Enjoy his final games in a Badgers uniform.
Badgers get Oregon again in NCAA tournament
After bowing out in the Big Ten tournament semi-final on Saturday afternoon, everyone was waiting to find out where the Wisconsin Badgers would be heading in the NCAA tournament.
It didn’t take long to get that answer, as the Badgers were given a No. 5 seed in the South region, which was the second region to be revealed in the selection show.
Their opponent? Oregon. AGAIN.
The destination? Go West young man.
Wisconsin will meet the Ducks in San Jose, Calif. on Friday and the winner will get the winner of Kansas State vs. UC-Irvine in the next round on Sunday.
This will be the third matchup between the two teams in the last five years of the NCAA tournament.
Wisconsin has won both previous matchups between these two teams, topping the Ducks 85-77 in a second round matchup. UW would do it all over again the next year, besting the Ducks 72-65 in another second round matchup.
Wisconsin is in the top half of the South region bracket and that could set up another very familiar matchup, as the Virginia Cavaliers are the No. 1 seed in the region.
5 Things to know about Badgers vs. Nebraska in Big Ten tournament
The season of redemption has reached the postseason and unlike last year, the Wisconsin Badgers of this season are firmly in the NCAA tournament. There’s no need to win the Big Ten title to get to the dance.
Of course, that doesn’t mean the Badgers won’t want to showcase themselves by winning the whole tournament either.
Wisconsin will step on to the United Center court for the first time in the Big Ten tournament on Friday afternoon. Across from them will be a red-hot Nebraska Cornhuskers team, who have won twice — including an upset of No. 5 seed Maryland — to get here.
So, what do we need to know about this matchup and the Badgers in the Big Ten tourney in general? Let’s get it going.
5: Nebraska and the 55-point mark are vital to this game
Wisconsin is one of the best defensive teams in the country this year, ranking 4th in defensive efficiency according to KenPom.com. That doesn’t bode well for the Nebraska Cornhuskers though, because they’ve only managed to top 55 points in 7 of the 13 previous matchups since joining the Big Ten.
All four of the Badgers losses to Nebraska since they joined the league have come with Nebraska scoring more than 55 points (58 being their lowest in a win over UW). The Huskers are averaging a meager 57.9 points per game against UW overall since joining the B1G.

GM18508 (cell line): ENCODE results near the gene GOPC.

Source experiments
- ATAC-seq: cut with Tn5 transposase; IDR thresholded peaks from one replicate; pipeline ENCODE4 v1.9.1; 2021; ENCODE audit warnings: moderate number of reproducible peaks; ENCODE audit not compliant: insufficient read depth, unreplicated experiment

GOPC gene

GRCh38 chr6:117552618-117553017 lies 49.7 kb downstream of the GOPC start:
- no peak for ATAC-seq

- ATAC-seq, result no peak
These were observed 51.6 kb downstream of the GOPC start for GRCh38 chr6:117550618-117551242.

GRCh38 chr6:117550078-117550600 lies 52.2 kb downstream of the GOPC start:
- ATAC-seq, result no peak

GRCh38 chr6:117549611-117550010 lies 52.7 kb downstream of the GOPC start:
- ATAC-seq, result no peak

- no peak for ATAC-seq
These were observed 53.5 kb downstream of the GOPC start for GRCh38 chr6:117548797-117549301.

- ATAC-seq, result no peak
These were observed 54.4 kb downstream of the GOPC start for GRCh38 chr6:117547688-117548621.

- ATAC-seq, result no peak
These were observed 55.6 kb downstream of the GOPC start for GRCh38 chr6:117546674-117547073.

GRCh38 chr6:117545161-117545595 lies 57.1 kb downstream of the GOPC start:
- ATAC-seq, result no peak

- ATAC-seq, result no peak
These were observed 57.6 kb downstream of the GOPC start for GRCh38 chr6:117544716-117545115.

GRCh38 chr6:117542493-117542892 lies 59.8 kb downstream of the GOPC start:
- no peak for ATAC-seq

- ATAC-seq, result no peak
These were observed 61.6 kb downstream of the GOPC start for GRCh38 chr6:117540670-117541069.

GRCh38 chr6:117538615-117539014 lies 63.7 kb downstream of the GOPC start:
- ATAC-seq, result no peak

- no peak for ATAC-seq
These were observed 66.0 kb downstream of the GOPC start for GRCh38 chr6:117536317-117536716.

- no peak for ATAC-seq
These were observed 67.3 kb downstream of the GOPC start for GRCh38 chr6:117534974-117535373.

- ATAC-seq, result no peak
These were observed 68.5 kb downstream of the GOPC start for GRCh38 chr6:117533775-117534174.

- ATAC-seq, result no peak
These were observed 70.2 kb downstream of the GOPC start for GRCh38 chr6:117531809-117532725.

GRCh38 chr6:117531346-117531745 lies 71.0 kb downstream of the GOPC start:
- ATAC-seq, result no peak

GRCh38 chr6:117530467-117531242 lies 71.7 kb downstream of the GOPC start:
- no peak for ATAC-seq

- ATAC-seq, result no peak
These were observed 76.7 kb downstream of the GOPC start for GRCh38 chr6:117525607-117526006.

The Badgers have also held Nebraska to 55 points or less in four of the nine wins in the series since becoming league foes.
4: The Badgers are the No. 4 seed in the Big Ten tournament
Let’s just say this program is coming back home when it comes to postseason play, shall we? After all, the Badgers have been amongst the top 4 seeds in the conference tournament in 16 of the last 18 years.
By earning those seeds, one would think the Badgers have a history of success in the tournament or something? Is that true? Let’s find out together.
3: Wisconsin has won 3 Big Ten tournament titles.
That may not seem like a lot, but for those of us who are in our 30’s and can still remember the days without a Big Ten postseason tournament that number is a lot. UW won tournament titles in 2004, 2008 and 2015. So, math tells us they are likely due for another banner to be risen in to the rafters at the Kohl Center.
Wisconsin has not been a slouch in the tournament overall either, having played seven more times in the title game and owning a .571 record in the history of the tourney.
2: Happ’s continued run at history
We all know that Ethan Happ is historically good. But, did you know that Happ is on pace to be just the 2nd player in the last 20 years in all of D1 basketball to average 16 ppg, 10 rpg & 4 apg.
Right now, Happ is averaging 17.8 points, 10.4 rebounds and 4.7 assists per game — so he’s well on his way to achieving that mark.
As for the matchup with Nebraska, Happ is averaging 14.2 ppg, 9.2 rpg and 2.6 apg in five games against them. If he’s going to stay on track for his record-breaking season and career, he’ll likely have to duplicate if not exceed most of those numbers.
1: The Badgers own the Big Ten’s best March winning percentage in last 6 seasons
Winning titles only happens by winning games and the Badgers have a very long history of doing that in March. So much so that its 29-9 (7.63) mark is the best amongst all Big Ten teams during games played in the month of March.
When you say Wisconsin in March, you said it all.